Can Office 2013 users transfer their license from one PC to another? Well, it depends.
Microsoft recently created some confusion and controversy when it revealed that Office 2013 would be restricted to one PC. People who need to install the software on another PC are out of luck, or so it seems. Ed Bott of CNET sister site ZDNet illuminated the licensing changes in the new suite.
You can't buy Office 2013 on DVD or other media. Instead, you have to purchase a key card, which allows you to download the software. But the real kicker is that Office 2013 is activated on the PC on which you install it. Your perpetual license is stuck to that one and only PC.
The new policy is a marked change from the full Office 2010 product, which was available on disc and could legally be transferred to another PC if you had to upgrade to a new computer.
To bring some clarity to the controversy, Microsoft tried to explain the licensing in a blog posted yesterday. The blog confirmed that your Office 2013 software is licensed to one computer for its entire life and cannot be transferred to another PC.
But what if your PC craps out? Then you may be okay.
"In the event that a customer buys the Office 2013 software and installs it on a PC that fails under warranty, the customer can contact support to receive an exemption to activate the Office 2013 software on the replacement PC," the blog explained.
Of course, that phrase "under warranty" poses yet another question. What happens if your PC is out of warranty and breaks down, and you lose everything. Would Microsoft refuse to help you reactivate Office 2013 on the replacement PC?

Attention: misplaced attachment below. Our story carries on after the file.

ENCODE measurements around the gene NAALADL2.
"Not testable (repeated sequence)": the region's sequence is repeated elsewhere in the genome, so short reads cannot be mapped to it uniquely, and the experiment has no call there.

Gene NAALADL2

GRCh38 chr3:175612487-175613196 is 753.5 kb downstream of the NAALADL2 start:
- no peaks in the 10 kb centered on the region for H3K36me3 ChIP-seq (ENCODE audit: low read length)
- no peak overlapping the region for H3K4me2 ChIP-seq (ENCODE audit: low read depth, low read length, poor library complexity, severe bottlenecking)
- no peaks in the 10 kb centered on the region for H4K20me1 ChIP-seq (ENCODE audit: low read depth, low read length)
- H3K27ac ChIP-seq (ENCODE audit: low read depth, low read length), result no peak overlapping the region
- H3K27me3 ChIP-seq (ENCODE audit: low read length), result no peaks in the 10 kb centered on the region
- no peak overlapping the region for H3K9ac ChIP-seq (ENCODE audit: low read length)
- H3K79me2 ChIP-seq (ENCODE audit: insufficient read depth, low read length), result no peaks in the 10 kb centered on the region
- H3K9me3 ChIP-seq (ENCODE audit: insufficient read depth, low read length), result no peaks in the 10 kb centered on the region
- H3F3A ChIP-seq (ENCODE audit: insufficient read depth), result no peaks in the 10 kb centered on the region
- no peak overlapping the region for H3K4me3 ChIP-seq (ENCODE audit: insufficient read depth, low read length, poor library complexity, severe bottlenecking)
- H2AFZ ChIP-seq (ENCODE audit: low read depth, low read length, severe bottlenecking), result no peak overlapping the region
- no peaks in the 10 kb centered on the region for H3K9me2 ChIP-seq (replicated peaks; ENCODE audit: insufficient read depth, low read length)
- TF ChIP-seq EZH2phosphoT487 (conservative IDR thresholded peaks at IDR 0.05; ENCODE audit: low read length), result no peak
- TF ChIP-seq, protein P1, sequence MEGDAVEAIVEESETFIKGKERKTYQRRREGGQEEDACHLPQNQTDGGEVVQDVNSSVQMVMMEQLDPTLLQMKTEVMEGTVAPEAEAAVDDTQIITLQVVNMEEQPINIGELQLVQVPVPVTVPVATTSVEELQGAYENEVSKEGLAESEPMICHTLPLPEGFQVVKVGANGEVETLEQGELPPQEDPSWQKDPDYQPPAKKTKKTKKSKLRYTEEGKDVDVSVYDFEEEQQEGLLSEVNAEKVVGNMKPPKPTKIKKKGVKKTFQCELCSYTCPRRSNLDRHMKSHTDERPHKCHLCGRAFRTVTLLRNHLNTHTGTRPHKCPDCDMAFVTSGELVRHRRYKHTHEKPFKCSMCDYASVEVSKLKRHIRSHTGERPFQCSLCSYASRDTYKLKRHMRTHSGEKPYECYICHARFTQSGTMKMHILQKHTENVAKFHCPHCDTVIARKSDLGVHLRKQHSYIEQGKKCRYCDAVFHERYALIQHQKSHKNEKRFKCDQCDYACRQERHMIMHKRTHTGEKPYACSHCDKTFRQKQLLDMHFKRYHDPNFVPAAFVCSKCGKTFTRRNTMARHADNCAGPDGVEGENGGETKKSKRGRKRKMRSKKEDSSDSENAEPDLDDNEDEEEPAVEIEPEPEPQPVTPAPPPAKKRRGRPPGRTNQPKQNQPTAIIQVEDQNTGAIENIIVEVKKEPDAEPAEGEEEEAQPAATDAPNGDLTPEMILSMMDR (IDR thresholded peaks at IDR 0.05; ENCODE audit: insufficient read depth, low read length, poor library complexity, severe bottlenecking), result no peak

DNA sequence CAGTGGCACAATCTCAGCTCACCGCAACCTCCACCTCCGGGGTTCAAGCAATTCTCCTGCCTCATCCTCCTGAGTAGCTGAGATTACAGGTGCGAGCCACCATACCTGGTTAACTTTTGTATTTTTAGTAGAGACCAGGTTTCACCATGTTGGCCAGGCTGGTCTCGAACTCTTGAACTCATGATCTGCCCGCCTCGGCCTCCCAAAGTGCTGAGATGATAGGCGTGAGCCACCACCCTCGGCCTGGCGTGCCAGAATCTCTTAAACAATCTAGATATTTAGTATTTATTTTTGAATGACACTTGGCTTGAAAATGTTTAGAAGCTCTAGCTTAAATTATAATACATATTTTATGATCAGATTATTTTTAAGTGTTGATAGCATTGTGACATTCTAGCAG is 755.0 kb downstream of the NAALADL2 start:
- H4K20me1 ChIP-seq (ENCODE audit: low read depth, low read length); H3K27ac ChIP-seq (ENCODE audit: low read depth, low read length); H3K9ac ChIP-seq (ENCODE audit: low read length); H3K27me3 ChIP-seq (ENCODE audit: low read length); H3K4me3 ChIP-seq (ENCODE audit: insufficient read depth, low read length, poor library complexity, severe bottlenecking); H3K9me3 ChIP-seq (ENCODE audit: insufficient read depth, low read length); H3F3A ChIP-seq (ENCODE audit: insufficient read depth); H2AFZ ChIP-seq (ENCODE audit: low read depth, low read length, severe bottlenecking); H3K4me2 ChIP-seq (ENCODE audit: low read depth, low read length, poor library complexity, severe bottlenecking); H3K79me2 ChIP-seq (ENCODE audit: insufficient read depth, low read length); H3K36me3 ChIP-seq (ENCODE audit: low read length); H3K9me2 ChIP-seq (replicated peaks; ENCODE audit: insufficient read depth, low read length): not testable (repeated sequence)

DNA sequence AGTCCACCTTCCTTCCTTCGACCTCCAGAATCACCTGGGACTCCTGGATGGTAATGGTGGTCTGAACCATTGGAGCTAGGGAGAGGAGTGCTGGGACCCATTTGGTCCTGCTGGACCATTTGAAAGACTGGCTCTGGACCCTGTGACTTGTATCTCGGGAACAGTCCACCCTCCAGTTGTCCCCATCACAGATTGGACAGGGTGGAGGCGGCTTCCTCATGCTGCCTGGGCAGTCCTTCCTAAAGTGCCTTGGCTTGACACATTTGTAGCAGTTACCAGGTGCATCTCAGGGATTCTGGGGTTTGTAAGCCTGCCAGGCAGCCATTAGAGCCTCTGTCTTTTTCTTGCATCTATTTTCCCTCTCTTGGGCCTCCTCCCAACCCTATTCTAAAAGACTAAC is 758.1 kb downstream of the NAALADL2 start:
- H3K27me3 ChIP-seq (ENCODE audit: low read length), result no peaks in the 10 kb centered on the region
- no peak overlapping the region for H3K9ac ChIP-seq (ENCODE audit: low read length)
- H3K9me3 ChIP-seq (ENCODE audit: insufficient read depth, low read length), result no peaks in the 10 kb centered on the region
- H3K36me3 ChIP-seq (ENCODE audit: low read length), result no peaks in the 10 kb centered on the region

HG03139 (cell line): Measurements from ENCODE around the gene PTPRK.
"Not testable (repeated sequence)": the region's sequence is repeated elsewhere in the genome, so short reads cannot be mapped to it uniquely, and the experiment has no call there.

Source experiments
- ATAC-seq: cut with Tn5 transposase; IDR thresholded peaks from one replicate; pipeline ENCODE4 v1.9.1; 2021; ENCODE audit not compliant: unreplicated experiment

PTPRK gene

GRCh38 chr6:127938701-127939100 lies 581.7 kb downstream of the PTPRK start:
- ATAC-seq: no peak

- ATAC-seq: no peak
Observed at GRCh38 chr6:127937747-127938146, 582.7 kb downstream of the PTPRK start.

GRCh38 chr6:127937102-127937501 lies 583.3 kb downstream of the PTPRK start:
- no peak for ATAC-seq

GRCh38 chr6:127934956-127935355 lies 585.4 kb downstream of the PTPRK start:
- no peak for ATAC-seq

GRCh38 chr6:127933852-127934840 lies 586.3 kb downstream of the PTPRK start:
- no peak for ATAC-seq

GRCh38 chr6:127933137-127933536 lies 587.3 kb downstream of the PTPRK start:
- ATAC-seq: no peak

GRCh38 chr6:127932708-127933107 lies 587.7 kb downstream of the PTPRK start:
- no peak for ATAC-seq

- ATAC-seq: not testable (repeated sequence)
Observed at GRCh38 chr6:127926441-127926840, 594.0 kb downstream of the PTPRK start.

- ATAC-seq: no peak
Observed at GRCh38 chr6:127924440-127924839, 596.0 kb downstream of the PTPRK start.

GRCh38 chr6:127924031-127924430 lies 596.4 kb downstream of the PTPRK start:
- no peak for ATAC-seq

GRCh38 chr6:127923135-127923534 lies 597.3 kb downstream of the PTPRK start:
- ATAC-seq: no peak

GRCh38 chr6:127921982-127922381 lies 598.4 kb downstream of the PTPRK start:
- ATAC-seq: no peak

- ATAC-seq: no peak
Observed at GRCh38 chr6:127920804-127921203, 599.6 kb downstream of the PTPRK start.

No, it seems your friendly Microsoft support rep may still lend a hand.
"That would be really unfortunate, and I'm sure our customer support team would be able to help people in that situation," a Microsoft representative told CNET. "Microsoft handles each customer support scenario on a case by case basis. We encourage customers who are faced with an Office 2013 software license issue to contact Microsoft support for further guidance."
Why the stricter licensing rules with the new version of Office?
Quite simply, Microsoft wants people to switch to the subscription-based Office 365.
Touting that product as the solution for users with multiple PCs, the blog states that Office 365 Home Premium can be activated and deactivated across as many as five different devices. Office 365 University, which is geared for college students, can be activated and deactivated on two devices. Those devices can include a PC, Mac, or tablet.
Since Office 365 requires an annual subscription, Microsoft potentially stands to make more money from it. Office Home & Student 2013 costs $139.99. Office Home & Business 2013 goes for $219.99. And Office Professional 2013 costs $399.99.
Office 365 is only $99, but that's $99 a year.
People who install Office 365, especially on multiple devices, are likely to continue that subscription rather than suddenly jump to Office 2013 midstream. Users are then essentially locked into that subscription unless they choose to give up Office entirely.
Office 365 also includes the full suite of applications, including Outlook, Access, and Publisher. It offers storage space on SkyDrive and 60 minutes worth of Skype calls each month. So it can be a tempting alternative to the traditional Office suite.
Will Office users bite? Those who want to stick with Office but are concerned about the new Office 2013 license restrictions might just decide they have little choice.
Update, February 21 at 11 a.m. PT: Adds response from Microsoft.